Pectus Excavatum is a malformation of bone that occurs in your child’s chest wall.
The name means ‘hollow chest’ in Latin. It causes a visible concave deformity and might cause the ribs to grow in a wayward manner. Due to this, it is also known as the sunken chest syndrome or funnel chest.
If you suspect that your child has Pectus Excavatum, confirming its presence and getting treatment is relatively easy. After all, it’s the most common chest wall abnormality observed in children.
We layout your next course of action in chronological order.
Unlike the case of Pectus Carinatum, this condition can be detected when your child is as young as 2 or 3. But they can only determine its severity with growth spurts.
The figures suggest that male children are more susceptible to the condition. At least 1 in every 300-400 children develops this ailment to various degrees of severity.
Nearly 15% of the children who have Pectus Excavatum develop scoliosis - a spine curvature ailment. So, it becomes all the more important to pay attention to signs of a sunken chest.
Consult your physician and understand the severity of the issue. If required, talk to an orthopedist to get detailed insights into your child’s condition.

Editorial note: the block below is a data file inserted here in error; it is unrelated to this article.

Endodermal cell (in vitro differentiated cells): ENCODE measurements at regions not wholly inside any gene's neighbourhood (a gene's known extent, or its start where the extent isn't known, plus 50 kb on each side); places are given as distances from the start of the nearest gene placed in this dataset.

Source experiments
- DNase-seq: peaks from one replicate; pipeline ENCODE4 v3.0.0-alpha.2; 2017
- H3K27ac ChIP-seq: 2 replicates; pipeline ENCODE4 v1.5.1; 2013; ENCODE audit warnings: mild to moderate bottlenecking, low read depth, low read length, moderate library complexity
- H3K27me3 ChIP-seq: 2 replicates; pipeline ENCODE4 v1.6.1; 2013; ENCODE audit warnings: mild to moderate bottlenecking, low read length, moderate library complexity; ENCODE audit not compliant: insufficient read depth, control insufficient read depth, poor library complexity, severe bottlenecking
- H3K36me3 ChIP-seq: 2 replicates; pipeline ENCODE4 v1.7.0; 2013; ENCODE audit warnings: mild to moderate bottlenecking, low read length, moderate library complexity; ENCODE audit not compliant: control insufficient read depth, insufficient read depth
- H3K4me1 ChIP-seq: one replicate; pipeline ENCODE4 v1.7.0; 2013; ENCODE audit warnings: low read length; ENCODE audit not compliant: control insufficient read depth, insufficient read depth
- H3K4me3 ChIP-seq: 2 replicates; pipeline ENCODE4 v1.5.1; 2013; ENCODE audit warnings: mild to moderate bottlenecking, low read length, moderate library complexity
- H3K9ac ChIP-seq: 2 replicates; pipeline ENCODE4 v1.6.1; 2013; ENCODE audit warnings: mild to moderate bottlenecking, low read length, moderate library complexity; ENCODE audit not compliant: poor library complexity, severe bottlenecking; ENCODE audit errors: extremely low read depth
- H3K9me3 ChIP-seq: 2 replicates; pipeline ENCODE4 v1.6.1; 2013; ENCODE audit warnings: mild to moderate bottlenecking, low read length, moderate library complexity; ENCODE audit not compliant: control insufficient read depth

Unfortunately, researchers haven’t been able to pinpoint the reasons for its occurrence.
Some academics from Boston University have discovered genetic markers associated with the condition. Others tend to relate sunken chests with Marfan Syndrome, Noonan Syndrome, and the likes.
In children with spinal muscular dystrophy, diaphragmatic breathing can also cause Pectus Excavatum.
When mild Pectus Excavatum is detected, no medical intervention is needed. At most, your child may need a few regulated physical activities to overcome the condition’s effects.
In cases where there is a threat of lung damage or cardiorespiratory issues, surgery might be the best recourse. Read on to find out about the various methods and their possible implications.
2. Vacuum Bell
1. Ravitch Technique
2. Nuss Procedure
3. Robicsek technique
After undergoing any surgical procedure, you can expect your child to be kept under observation for 3-4 days. They could be under pain-control medication for up to a month after the operation. It’s best if they skip school and all other physically draining activities during this period.
Amidst all this, understanding the psychological repercussions becomes essential. Attempt to attend all follow-up sessions with your physician, orthotist, or physiotherapist.
Teens especially feel awkward or embarrassed to talk about their feelings. Try to find out if their friends and other family members are being sensitive while broaching the topic.
Additionally, ensure that your child is comfortable during the prognosis and treatment phase. Without their willingness, it would be impossible to achieve the desired results.
Want to know more about the other kinds of chest wall disorders? We have listed them in this all-inclusive blog post.
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